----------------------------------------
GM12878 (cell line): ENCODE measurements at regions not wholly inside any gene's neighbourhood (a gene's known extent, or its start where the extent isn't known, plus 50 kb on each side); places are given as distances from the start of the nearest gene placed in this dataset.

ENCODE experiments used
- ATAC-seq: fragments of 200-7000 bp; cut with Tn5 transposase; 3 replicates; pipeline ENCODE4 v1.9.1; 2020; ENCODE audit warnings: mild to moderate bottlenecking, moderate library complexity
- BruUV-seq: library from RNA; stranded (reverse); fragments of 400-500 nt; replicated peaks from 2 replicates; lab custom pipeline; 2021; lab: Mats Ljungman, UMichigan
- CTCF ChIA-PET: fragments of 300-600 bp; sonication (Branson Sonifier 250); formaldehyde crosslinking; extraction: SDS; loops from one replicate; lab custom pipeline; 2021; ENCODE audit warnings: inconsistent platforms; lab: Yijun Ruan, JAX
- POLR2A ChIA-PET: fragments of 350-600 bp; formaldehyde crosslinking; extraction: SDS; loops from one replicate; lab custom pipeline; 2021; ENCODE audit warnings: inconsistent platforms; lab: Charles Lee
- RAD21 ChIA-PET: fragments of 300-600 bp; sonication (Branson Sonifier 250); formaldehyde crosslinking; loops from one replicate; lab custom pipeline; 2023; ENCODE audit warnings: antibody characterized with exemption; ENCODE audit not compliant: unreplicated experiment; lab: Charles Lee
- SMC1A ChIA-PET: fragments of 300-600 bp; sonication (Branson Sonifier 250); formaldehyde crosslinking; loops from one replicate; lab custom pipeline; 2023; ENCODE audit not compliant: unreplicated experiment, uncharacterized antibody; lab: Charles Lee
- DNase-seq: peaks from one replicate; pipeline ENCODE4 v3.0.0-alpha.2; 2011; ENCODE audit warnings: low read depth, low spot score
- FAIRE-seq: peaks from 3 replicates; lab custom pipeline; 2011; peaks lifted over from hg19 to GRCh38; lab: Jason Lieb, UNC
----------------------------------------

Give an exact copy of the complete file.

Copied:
GM12878 (cell line): ENCODE measurements at regions not wholly inside any gene's neighbourhood (a gene's known extent, or its start where the extent isn't known, plus 50 kb on each side); places are given as distances from the start of the nearest gene placed in this dataset.

ENCODE experiments used
- ATAC-seq: fragments of 200-7000 bp; cut with Tn5 transposase; 3 replicates; pipeline ENCODE4 v1.9.1; 2020; ENCODE audit warnings: mild to moderate bottlenecking, moderate library complexity
- BruUV-seq: library from RNA; stranded (reverse); fragments of 400-500 nt; replicated peaks from 2 replicates; lab custom pipeline; 2021; lab: Mats Ljungman, UMichigan
- CTCF ChIA-PET: fragments of 300-600 bp; sonication (Branson Sonifier 250); formaldehyde crosslinking; extraction: SDS; loops from one replicate; lab custom pipeline; 2021; ENCODE audit warnings: inconsistent platforms; lab: Yijun Ruan, JAX
- POLR2A ChIA-PET: fragments of 350-600 bp; formaldehyde crosslinking; extraction: SDS; loops from one replicate; lab custom pipeline; 2021; ENCODE audit warnings: inconsistent platforms; lab: Charles Lee
- RAD21 ChIA-PET: fragments of 300-600 bp; sonication (Branson Sonifier 250); formaldehyde crosslinking; loops from one replicate; lab custom pipeline; 2023; ENCODE audit warnings: antibody characterized with exemption; ENCODE audit not compliant: unreplicated experiment; lab: Charles Lee
- SMC1A ChIA-PET: fragments of 300-600 bp; sonication (Branson Sonifier 250); formaldehyde crosslinking; loops from one replicate; lab custom pipeline; 2023; ENCODE audit not compliant: unreplicated experiment, uncharacterized antibody; lab: Charles Lee
- DNase-seq: peaks from one replicate; pipeline ENCODE4 v3.0.0-alpha.2; 2011; ENCODE audit warnings: low read depth, low spot score
- FAIRE-seq: peaks from 3 replicates; lab custom pipeline; 2011; peaks lifted over from hg19 to GRCh38; lab: Jason Lieb, UNC